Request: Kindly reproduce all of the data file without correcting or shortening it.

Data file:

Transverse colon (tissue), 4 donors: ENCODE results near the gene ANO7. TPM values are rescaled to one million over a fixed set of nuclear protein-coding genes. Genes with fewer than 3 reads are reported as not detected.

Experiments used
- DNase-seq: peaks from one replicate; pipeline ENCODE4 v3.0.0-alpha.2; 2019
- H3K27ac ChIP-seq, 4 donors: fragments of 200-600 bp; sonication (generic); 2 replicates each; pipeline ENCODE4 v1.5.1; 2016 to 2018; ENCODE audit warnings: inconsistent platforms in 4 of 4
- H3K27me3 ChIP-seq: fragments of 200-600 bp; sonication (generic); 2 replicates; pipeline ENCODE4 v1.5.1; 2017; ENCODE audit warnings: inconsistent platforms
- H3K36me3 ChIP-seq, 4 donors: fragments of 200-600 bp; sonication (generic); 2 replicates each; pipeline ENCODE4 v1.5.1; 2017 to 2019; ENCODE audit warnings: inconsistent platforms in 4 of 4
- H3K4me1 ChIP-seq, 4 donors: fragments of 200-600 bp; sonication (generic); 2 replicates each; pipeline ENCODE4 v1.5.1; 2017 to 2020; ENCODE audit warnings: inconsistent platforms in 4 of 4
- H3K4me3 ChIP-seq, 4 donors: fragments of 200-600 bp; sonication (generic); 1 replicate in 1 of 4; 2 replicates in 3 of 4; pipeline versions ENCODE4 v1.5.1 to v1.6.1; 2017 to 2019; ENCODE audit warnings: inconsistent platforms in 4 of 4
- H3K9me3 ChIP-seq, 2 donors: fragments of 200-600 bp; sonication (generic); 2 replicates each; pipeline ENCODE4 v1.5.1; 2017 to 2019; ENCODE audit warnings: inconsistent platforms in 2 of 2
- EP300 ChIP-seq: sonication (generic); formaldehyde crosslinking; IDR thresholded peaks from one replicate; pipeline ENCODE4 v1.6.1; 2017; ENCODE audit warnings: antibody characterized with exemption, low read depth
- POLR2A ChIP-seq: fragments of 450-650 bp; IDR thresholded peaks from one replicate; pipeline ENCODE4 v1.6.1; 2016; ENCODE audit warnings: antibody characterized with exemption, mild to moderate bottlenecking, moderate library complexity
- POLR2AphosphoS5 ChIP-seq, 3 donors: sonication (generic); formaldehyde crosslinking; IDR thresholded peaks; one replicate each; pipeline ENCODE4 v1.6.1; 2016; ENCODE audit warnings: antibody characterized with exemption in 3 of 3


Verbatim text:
Transverse colon (tissue), 4 donors: ENCODE results near the gene ANO7. TPM values are rescaled to one million over a fixed set of nuclear protein-coding genes. Genes with fewer than 3 reads are reported as not detected.

Experiments used
- DNase-seq: peaks from one replicate; pipeline ENCODE4 v3.0.0-alpha.2; 2019
- H3K27ac ChIP-seq, 4 donors: fragments of 200-600 bp; sonication (generic); 2 replicates each; pipeline ENCODE4 v1.5.1; 2016 to 2018; ENCODE audit warnings: inconsistent platforms in 4 of 4
- H3K27me3 ChIP-seq: fragments of 200-600 bp; sonication (generic); 2 replicates; pipeline ENCODE4 v1.5.1; 2017; ENCODE audit warnings: inconsistent platforms
- H3K36me3 ChIP-seq, 4 donors: fragments of 200-600 bp; sonication (generic); 2 replicates each; pipeline ENCODE4 v1.5.1; 2017 to 2019; ENCODE audit warnings: inconsistent platforms in 4 of 4
- H3K4me1 ChIP-seq, 4 donors: fragments of 200-600 bp; sonication (generic); 2 replicates each; pipeline ENCODE4 v1.5.1; 2017 to 2020; ENCODE audit warnings: inconsistent platforms in 4 of 4
- H3K4me3 ChIP-seq, 4 donors: fragments of 200-600 bp; sonication (generic); 1 replicate in 1 of 4; 2 replicates in 3 of 4; pipeline versions ENCODE4 v1.5.1 to v1.6.1; 2017 to 2019; ENCODE audit warnings: inconsistent platforms in 4 of 4
- H3K9me3 ChIP-seq, 2 donors: fragments of 200-600 bp; sonication (generic); 2 replicates each; pipeline ENCODE4 v1.5.1; 2017 to 2019; ENCODE audit warnings: inconsistent platforms in 2 of 2
- EP300 ChIP-seq: sonication (generic); formaldehyde crosslinking; IDR thresholded peaks from one replicate; pipeline ENCODE4 v1.6.1; 2017; ENCODE audit warnings: antibody characterized with exemption, low read depth
- POLR2A ChIP-seq: fragments of 450-650 bp; IDR thresholded peaks from one replicate; pipeline ENCODE4 v1.6.1; 2016; ENCODE audit warnings: antibody characterized with exemption, mild to moderate bottlenecking, moderate library complexity
- POLR2AphosphoS5 ChIP-seq, 3 donors: sonication (generic); formaldehyde crosslinking; IDR thresholded peaks; one replicate each; pipeline ENCODE4 v1.6.1; 2016; ENCODE audit warnings: antibody characterized with exemption in 3 of 3